Black Thunder, Arna Bontemps’s second novel, tells the fictionalized story of a historical slave revolt that occurred near Richmond, Virginia. The revolt is led by a twenty-four-year-old slave named Gabriel, who is sometimes assigned the surname of his owner and referred to as Gabriel Prosser. Inspired by Toussaint L’Ouverture’s slave revolt in Haiti, Gabriel develops a simple plan that falls apart as the result of bad weather and betrayal.
The novel begins by telling of the murder of a slave known as Old Bundy, whom Thomas Prosser, in possession of a newly inherited estate, tramples to death with his horse. The senseless brutality of Bundy’s murder incites many local slaves to join Gabriel’s efforts to organize a revolt. One of these recruits is Ben, an older house servant who might otherwise not be attracted to a violent revolt.
Bontemps tells his story from multiple points of view, so that in the beginning, readers share with many of the characters the expectation that something is about to happen. By presenting the discussions between many people, including the slaveholders as well as those who, such as M. Creuzot, oppose slavery, Bontemps puts Gabriel’s attempt at revolution into the larger historical perspective of the international debate over personal liberty and the rights of man during a period when the French Revolution had made many wealthy landowners and aristocrats fearful of social uprisings.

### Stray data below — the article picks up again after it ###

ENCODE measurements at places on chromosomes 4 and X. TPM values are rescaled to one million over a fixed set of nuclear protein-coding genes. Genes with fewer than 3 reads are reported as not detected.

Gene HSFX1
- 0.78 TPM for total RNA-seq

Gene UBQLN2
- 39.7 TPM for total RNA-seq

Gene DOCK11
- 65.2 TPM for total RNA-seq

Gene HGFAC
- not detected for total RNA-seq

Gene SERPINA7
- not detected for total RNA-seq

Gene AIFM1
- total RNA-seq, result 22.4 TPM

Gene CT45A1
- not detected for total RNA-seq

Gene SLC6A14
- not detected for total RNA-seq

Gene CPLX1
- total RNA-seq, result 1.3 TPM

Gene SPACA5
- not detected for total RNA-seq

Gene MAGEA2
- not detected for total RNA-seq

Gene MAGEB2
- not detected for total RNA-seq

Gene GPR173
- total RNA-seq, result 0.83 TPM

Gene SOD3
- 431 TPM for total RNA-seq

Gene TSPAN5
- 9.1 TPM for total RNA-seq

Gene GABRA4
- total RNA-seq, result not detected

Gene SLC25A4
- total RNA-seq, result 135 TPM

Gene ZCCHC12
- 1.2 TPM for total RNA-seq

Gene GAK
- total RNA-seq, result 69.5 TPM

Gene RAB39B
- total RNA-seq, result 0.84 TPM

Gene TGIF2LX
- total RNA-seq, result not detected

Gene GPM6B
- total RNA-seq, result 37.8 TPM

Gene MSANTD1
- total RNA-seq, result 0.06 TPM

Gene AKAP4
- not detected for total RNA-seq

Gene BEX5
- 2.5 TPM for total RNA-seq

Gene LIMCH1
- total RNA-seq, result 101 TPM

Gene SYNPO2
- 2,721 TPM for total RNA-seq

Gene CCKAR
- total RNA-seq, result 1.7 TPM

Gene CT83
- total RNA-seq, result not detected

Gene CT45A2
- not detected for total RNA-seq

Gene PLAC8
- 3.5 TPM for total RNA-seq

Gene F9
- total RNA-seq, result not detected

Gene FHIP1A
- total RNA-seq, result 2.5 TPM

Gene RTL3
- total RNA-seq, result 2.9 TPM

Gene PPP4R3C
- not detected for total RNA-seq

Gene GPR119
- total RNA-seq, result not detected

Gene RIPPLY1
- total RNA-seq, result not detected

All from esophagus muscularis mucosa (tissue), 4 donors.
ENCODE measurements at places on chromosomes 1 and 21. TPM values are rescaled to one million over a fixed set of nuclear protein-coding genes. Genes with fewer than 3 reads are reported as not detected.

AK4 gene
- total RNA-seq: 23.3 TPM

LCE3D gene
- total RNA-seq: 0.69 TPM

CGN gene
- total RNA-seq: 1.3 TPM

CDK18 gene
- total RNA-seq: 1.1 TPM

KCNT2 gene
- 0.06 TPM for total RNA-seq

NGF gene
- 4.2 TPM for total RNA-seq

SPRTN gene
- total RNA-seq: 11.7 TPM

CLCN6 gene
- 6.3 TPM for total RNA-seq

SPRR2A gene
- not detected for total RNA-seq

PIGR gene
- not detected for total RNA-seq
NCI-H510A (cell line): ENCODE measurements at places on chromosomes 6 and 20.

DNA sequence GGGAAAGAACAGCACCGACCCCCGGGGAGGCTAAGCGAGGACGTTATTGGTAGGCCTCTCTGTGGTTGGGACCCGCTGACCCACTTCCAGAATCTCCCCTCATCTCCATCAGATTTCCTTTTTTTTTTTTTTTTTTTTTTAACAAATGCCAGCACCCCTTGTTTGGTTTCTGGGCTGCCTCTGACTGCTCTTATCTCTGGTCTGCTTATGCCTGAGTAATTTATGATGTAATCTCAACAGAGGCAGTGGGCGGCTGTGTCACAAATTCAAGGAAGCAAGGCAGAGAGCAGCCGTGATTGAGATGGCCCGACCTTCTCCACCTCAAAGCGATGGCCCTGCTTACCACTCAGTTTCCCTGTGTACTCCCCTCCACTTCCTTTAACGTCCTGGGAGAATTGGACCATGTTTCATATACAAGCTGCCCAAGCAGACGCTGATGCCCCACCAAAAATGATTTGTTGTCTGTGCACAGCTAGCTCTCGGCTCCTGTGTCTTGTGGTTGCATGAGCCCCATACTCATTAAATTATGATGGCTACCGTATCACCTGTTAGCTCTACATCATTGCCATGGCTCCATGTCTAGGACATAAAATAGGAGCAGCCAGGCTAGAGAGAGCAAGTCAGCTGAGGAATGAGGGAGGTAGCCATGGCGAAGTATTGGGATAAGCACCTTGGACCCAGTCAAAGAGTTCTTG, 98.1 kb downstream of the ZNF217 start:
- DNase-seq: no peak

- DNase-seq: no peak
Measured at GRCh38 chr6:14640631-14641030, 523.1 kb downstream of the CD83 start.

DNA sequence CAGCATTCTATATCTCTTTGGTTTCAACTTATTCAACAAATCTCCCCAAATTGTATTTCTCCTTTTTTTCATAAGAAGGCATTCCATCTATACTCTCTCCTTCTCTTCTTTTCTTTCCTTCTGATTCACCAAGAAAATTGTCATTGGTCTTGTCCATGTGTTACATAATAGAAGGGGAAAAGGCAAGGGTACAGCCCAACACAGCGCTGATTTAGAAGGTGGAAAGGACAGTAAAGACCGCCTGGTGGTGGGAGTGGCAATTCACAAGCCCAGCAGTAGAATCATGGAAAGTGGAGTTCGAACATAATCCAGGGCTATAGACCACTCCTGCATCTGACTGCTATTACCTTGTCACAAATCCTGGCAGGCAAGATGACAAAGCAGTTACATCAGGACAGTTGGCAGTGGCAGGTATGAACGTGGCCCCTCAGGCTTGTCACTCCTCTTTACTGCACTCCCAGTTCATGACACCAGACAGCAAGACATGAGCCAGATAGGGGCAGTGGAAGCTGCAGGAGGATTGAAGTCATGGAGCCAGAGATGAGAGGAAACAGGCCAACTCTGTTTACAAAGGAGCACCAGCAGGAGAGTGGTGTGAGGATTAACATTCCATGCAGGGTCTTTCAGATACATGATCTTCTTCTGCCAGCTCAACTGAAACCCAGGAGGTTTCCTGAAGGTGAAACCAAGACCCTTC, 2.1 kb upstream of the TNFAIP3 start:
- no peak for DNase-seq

Gabriel’s basic plan is simple. An army of slaves will mass in the woods, sneak into Richmond to arm themselves with weapons from the arsenal there, and take control of the city. On the crucial night, however, an unexpected tempest—the worst in recent memory—intervenes and floods the rivers, preventing the slave army from crossing a river. The storm forces Gabriel to delay his plans. A second...
(The entire section is 760 words.)